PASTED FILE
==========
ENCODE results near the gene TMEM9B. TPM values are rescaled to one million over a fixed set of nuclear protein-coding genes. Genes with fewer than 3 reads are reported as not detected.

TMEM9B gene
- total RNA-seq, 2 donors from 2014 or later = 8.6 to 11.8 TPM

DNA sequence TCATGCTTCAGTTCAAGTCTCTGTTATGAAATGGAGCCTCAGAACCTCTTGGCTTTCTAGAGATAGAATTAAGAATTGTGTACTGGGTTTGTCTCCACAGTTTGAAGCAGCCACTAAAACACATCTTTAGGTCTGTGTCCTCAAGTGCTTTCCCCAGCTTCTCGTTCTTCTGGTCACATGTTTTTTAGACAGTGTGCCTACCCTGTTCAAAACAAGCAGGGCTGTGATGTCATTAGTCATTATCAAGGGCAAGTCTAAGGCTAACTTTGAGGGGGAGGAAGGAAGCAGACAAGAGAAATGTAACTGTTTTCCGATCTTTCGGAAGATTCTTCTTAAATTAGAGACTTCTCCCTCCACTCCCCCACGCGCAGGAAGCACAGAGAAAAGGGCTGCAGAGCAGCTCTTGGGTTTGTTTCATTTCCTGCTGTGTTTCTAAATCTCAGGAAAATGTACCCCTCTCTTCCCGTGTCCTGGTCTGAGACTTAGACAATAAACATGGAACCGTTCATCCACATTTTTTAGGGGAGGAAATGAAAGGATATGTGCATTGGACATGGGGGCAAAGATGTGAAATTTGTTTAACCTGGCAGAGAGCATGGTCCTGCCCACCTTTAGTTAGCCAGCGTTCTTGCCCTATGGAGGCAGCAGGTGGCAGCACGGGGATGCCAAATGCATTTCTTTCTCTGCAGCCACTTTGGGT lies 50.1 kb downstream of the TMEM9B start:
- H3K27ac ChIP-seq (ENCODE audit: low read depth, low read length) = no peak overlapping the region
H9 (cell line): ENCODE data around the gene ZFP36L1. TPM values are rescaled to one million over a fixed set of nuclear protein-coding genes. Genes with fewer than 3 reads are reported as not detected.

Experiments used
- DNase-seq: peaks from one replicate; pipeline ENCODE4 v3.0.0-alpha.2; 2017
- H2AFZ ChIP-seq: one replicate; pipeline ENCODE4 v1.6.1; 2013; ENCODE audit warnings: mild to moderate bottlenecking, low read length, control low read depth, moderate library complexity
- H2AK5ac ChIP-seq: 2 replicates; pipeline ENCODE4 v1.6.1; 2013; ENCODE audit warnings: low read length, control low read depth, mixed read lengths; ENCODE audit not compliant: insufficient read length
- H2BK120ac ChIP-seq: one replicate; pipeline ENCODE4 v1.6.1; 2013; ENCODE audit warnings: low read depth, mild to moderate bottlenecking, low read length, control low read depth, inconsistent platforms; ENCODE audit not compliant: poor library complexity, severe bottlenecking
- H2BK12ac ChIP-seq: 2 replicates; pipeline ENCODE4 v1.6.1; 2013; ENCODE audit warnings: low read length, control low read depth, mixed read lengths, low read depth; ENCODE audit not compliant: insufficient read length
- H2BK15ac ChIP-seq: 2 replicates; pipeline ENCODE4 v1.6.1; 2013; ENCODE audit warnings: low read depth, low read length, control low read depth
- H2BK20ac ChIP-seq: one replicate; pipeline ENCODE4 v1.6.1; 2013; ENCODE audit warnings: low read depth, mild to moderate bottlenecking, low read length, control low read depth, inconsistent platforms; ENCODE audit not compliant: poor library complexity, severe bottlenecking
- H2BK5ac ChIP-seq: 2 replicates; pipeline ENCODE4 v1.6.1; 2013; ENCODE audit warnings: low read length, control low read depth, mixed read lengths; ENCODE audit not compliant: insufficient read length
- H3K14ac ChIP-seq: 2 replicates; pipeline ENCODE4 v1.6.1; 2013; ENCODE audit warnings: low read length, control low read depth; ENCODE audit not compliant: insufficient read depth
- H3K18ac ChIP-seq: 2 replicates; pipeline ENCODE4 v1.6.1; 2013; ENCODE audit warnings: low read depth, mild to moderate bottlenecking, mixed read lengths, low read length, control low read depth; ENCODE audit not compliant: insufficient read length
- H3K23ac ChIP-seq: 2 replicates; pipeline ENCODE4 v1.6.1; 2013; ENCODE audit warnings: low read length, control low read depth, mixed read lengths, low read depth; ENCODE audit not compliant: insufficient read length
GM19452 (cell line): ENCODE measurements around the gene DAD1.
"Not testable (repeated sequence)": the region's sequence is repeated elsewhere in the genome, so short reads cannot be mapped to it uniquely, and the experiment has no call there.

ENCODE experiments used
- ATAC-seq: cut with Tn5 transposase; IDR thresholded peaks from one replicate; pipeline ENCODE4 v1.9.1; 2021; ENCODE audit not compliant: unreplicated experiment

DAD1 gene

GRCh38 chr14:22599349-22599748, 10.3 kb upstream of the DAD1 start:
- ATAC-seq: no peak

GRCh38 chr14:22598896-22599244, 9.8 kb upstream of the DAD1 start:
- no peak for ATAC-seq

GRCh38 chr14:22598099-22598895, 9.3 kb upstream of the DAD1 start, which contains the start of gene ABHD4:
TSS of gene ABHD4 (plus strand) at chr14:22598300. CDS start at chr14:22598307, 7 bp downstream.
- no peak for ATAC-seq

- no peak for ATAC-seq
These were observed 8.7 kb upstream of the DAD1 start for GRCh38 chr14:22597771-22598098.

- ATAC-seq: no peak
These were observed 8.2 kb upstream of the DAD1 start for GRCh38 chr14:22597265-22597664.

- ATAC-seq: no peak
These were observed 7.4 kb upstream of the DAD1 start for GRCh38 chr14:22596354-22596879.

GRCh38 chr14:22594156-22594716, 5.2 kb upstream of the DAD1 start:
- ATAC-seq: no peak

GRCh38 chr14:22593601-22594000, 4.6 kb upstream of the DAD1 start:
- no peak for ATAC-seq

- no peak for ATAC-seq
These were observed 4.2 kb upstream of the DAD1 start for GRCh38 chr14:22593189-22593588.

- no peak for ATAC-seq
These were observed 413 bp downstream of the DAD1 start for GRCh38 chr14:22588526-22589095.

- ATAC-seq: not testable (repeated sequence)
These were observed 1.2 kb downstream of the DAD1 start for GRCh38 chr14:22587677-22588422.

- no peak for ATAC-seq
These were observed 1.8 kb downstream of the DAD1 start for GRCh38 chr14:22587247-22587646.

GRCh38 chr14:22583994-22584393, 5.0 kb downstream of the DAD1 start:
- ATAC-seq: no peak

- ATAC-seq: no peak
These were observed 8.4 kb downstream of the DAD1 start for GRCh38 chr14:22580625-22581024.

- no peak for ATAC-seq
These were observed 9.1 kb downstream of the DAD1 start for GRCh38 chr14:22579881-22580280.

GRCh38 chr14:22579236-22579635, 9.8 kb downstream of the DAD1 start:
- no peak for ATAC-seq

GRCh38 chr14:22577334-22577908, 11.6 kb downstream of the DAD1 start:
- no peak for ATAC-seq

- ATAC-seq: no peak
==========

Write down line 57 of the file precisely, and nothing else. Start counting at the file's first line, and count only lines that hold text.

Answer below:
GRCh38 chr14:22577334-22577908, 11.6 kb downstream of the DAD1 start: